At the 1979 Edinburgh Festival, Kent Opera performed Platt's greatly admired production of Gluck's Iphigenia in Tauris and Miller's more controversial staging of La traviata. The following year the 23-year-old Nicholas Hytner staged Britten's The Turn of the Screw, followed in 1981 by The Marriage of Figaro, two superb productions. For Kent Opera Hytner also directed Tippett's King Priam in 1984 and revived The Marriage of Figaro for a visit to Vienna. Miller's later productions were Verdi's Falstaff and Beethoven's Fidelio. Platt directed a magnificent staging of Handel's Agrippina and in 1984 an interesting performance of Mozart's The Seraglio, conducted by Ivan Fischer, who had taken over as music director.
The highly successful world premiere of Judith Weir's A Night at the Chinese Opera, commissioned by the BBC, took place in 1987; Richard Jones directed and Andrew Parrott conducted. Jones also staged Rossini's Count Ory in 1988. The following year, after Monteverdi's The Return of Ulysses, directed by Thomas Hensley, Platt staged his last production, of Peter Grimes. He had meant to retire completely, but in 1991 returned as artistic director for another five years. He translated many operas, including Don Giovanni and Fidelio, and in 2001 published Making Music.
I was a 23-year-old assistant director at English National Opera when, out of the blue, Norman Platt called and asked to meet me, writes Nicholas Hytner. Out of that meeting sprang my entire career in the theatre and, more importantly, an approach to directing the great works of the past from which I have deviated only at the cost of agonies of self-reproach.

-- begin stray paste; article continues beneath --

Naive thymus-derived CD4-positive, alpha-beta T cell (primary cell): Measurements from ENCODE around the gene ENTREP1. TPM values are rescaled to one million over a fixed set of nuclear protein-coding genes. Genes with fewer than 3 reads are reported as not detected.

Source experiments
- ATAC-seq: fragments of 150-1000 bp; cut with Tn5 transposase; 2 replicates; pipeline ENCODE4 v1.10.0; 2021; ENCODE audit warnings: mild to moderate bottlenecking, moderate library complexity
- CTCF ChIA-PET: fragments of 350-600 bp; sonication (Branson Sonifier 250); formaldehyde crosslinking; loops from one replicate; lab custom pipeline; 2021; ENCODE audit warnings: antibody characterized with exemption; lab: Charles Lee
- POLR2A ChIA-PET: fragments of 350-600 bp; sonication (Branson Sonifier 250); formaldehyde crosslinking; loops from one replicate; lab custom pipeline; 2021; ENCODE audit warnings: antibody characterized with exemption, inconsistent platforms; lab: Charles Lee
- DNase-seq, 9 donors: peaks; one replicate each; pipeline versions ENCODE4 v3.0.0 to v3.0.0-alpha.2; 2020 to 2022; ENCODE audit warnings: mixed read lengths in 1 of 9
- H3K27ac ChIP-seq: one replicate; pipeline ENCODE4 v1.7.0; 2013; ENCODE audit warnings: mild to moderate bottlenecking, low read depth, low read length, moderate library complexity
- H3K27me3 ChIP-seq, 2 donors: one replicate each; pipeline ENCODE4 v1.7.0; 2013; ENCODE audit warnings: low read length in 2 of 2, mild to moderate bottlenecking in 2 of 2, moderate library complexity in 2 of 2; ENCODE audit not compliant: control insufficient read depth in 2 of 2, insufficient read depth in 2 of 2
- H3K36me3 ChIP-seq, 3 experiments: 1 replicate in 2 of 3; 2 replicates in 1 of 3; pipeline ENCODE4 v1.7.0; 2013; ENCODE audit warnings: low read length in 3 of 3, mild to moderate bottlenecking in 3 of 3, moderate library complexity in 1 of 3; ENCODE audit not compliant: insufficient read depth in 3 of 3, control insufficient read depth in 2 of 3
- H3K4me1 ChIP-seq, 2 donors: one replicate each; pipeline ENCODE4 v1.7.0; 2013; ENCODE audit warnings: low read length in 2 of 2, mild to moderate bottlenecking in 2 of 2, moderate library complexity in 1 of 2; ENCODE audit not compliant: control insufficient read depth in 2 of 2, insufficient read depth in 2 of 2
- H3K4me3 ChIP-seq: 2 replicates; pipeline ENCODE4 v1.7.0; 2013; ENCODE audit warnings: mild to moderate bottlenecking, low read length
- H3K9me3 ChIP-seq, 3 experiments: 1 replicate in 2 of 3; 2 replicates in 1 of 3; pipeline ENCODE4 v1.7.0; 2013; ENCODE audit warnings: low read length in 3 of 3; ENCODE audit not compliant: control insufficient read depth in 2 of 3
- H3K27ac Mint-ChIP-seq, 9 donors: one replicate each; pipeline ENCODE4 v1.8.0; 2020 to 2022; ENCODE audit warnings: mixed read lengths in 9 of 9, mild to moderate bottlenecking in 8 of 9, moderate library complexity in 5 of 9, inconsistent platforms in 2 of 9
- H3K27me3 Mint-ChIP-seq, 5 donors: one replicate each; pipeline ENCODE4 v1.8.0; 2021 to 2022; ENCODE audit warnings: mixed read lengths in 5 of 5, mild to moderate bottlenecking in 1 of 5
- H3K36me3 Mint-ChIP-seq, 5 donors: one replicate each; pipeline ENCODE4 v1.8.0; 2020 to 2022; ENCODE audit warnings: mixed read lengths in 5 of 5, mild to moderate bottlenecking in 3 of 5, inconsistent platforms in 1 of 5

Kent Opera's integrity was a precise reflection of Norman's integrity as an artist and as a man. It was impossible to imagine offering to him ideas that were sloppy, self-serving or merely fashionable. His dedication to the purest form of musical drama and his passionate respect both for the operas he produced and the audience for whom he produced them shone like beacons. I think of him often and repeatedly: his example continues to inspire my directorship of the National Theatre.
I directed operas by Britten, Mozart and Tippett for Kent Opera. Like Jonathan Miller, I think that I've never done better work in any opera house. Certainly, I've never had a better time. Norman had a genius for finding the right people and putting them together. My collaborations with the conductors Roger Norrington and Ivan Fischer were among the most satisfying of my life and they flourished under Norman's deceptively firm direction. There was an air of other-worldliness about him that concealed a razor-sharp mind. He could sit for a moment in a Tunbridge Wells teashop after a dress rehearsal and with a couple of off-hand observations put an entire show on the right track. Then he'd wander off, humming vaguely to himself, to put someone else right with the same apparent carelessness.
Kent Opera flourished marvellously but all too briefly. It was cast adrift by the Arts Council in a bout of idiocy that Norman chronicles mercilessly in his autobiography, Making Music, and it has never been equalled, though it shows present signs of an encouraging revival. Its orchestra was simply the best chamber orchestra in the country and it formed the nucleus of the original-instrument movement that now dominates the production of baroque and early classical opera. But it was miraculous that Kent Opera ever got off the ground in the first place. An opera company run from a Kent oast-house fuelled by the determination of one brilliant, stubborn ex-singer would nowadays be lucky to get enough funding just to fill in the forms.